THE FREE EXERCISE CLAUSE, MINORITY FAITHS, AND THE POSSIBILITY OF RELIGIOUS INDEPENDENCE AFTER RAWLSIAN LIBERALISM
Author(s)Scott, David Charles
Philosophy of Law
Ethics and Political Philosophy
Law and Philosophy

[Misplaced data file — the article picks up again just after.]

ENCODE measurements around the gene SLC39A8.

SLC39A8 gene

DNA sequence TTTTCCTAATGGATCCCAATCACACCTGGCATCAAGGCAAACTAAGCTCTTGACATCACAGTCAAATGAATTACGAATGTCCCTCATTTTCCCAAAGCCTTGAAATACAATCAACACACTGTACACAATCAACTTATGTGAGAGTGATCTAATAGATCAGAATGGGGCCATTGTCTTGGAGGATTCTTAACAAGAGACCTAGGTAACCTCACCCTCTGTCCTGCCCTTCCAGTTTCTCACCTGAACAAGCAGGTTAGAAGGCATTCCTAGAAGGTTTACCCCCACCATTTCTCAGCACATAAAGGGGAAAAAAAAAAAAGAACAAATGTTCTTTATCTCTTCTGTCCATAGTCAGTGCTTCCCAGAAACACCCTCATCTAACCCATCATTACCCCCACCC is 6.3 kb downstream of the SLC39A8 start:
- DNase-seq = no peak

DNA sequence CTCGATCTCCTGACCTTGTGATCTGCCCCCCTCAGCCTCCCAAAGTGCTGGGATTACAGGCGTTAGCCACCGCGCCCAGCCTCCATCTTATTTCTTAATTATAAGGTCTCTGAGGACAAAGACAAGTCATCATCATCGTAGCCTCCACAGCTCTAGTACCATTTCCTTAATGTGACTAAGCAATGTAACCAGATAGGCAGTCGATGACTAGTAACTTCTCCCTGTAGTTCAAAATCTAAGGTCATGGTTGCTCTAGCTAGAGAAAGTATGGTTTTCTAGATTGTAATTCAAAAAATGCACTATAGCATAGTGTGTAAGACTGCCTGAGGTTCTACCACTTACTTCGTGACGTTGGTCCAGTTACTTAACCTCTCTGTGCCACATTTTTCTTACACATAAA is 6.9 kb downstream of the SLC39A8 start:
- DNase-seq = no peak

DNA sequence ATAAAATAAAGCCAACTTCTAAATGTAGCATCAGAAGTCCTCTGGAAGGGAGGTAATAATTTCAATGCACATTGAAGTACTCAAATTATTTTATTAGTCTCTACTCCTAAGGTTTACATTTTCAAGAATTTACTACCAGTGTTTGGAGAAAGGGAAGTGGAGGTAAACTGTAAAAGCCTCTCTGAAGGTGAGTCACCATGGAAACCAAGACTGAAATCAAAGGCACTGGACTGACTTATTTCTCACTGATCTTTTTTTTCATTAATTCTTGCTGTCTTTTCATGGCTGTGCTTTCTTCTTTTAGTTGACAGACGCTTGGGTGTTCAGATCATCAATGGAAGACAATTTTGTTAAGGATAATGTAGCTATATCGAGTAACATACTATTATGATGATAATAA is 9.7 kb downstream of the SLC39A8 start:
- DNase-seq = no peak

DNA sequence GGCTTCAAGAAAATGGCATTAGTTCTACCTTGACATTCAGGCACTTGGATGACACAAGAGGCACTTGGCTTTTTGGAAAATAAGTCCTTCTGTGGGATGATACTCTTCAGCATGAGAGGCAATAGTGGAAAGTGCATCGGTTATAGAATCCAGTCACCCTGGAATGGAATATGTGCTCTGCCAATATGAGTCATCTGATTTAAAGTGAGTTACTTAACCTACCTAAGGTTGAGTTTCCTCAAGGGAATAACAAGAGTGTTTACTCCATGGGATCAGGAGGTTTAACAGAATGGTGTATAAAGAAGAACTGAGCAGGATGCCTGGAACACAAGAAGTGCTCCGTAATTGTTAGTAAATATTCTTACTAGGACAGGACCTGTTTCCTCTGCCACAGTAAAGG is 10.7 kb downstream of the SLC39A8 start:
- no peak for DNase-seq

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AbstractThe conversation to which my dissertation belongs is that which preoccupied John Rawls in Political Liberalism, namely: (1) how it is possible that a religiously and morally pluralistic culture like ours lives cooperatively from one generation to the next, and (2) The extent to which religious or moral convictions are appropriate bases for political action. My three-essay dissertation is about aspects of this investigation that affect minority or non-mainstream religious and cultural groups, since legal institutions, and theoretical models of them (such as Rawls’s and Ronald Dworkin’s) are in many ways ill-suited to accommodate their ways of life. In the first essay, I consider Rawlsian obstacles to developing a religiously impartial conception of “substantial burdens” on religious free exercise within First Amendment jurisprudence. I apply this question to federal cases in which Native American tribes sought to prevent government uses of land that would be, they claimed, catastrophic to their cultural survival and all citizens’ safety. I propose a jurisprudential model that places a heavier burden on judges to listen and perhaps translate such views, counting non-mainstream forms of reasoning as legally cognizable and sufficient to create a prima facie constitutional case, where current models would not. In the second essay, because few conceptions of justice require that law be cognizable and justifiable to everyone, I review liberal conceptions of what makes a cultural group or person “irrational” or “unreasonable.” With a focus on public education, and cases like Wisconsin v. Yoder and Mozert v. Hawkins in mind, I argue that approaches to “unreasonableness” from the likes of Rawls, Charles Larmore, Jonathan Quong, and Stephen Macedo are well-intentioned but unduly restrictive, insofar as they tend to, by definitional fiat, exclude citizens who embody widely recognized civic virtues, or who at least pose no threat to a stable democracy. In doing so, I argue that they instantiate the sort of social circumstance that Herbert Marcuse calls one-dimensionality. In the third essay, I consider whether a meaningful and practical model for “group rights,” which would include the right of peoples to preserve their cultures, can be developed within American jurisprudence. This argument is largely inspired by a paper from political scientist Vernon van Dyke, and considers overcoming challenges to this notion wrought by contemporary forms of liberalism and vehement public disagreement over recent, pertinent Supreme Court decisions involving associational rights, like Burwell v. Hobby Lobby and Citizens United v. FEC.